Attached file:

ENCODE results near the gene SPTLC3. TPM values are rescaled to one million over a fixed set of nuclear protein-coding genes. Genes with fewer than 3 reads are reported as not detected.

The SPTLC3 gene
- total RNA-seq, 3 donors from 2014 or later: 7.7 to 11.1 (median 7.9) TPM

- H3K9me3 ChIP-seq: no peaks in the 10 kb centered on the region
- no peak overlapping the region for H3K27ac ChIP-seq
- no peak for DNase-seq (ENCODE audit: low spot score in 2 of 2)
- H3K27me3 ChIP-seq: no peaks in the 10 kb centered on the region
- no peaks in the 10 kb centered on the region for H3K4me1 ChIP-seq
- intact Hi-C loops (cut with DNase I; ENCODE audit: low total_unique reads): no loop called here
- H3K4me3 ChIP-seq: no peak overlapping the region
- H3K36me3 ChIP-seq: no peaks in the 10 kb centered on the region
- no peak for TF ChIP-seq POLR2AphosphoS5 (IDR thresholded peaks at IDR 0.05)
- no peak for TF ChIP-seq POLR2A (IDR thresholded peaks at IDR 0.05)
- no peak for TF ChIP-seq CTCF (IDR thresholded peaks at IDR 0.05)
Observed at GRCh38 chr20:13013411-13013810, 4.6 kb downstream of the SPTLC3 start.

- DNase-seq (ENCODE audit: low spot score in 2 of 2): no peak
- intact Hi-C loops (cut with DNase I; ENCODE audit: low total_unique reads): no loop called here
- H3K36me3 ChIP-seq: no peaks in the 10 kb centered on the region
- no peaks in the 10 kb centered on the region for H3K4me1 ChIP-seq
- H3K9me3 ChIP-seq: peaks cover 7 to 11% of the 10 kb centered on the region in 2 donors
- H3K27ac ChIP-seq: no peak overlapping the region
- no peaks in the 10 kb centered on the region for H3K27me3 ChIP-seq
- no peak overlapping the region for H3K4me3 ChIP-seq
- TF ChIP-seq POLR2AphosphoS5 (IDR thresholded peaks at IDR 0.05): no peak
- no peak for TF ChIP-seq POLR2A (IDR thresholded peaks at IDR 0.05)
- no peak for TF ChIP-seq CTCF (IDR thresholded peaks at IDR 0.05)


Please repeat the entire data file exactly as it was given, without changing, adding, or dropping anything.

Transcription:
ENCODE results near the gene SPTLC3. TPM values are rescaled to one million over a fixed set of nuclear protein-coding genes. Genes with fewer than 3 reads are reported as not detected.

The SPTLC3 gene
- total RNA-seq, 3 donors from 2014 or later: 7.7 to 11.1 (median 7.9) TPM

- H3K9me3 ChIP-seq: no peaks in the 10 kb centered on the region
- no peak overlapping the region for H3K27ac ChIP-seq
- no peak for DNase-seq (ENCODE audit: low spot score in 2 of 2)
- H3K27me3 ChIP-seq: no peaks in the 10 kb centered on the region
- no peaks in the 10 kb centered on the region for H3K4me1 ChIP-seq
- intact Hi-C loops (cut with DNase I; ENCODE audit: low total_unique reads): no loop called here
- H3K4me3 ChIP-seq: no peak overlapping the region
- H3K36me3 ChIP-seq: no peaks in the 10 kb centered on the region
- no peak for TF ChIP-seq POLR2AphosphoS5 (IDR thresholded peaks at IDR 0.05)
- no peak for TF ChIP-seq POLR2A (IDR thresholded peaks at IDR 0.05)
- no peak for TF ChIP-seq CTCF (IDR thresholded peaks at IDR 0.05)
Observed at GRCh38 chr20:13013411-13013810, 4.6 kb downstream of the SPTLC3 start.

- DNase-seq (ENCODE audit: low spot score in 2 of 2): no peak
- intact Hi-C loops (cut with DNase I; ENCODE audit: low total_unique reads): no loop called here
- H3K36me3 ChIP-seq: no peaks in the 10 kb centered on the region
- no peaks in the 10 kb centered on the region for H3K4me1 ChIP-seq
- H3K9me3 ChIP-seq: peaks cover 7 to 11% of the 10 kb centered on the region in 2 donors
- H3K27ac ChIP-seq: no peak overlapping the region
- no peaks in the 10 kb centered on the region for H3K27me3 ChIP-seq
- no peak overlapping the region for H3K4me3 ChIP-seq
- TF ChIP-seq POLR2AphosphoS5 (IDR thresholded peaks at IDR 0.05): no peak
- no peak for TF ChIP-seq POLR2A (IDR thresholded peaks at IDR 0.05)
- no peak for TF ChIP-seq CTCF (IDR thresholded peaks at IDR 0.05)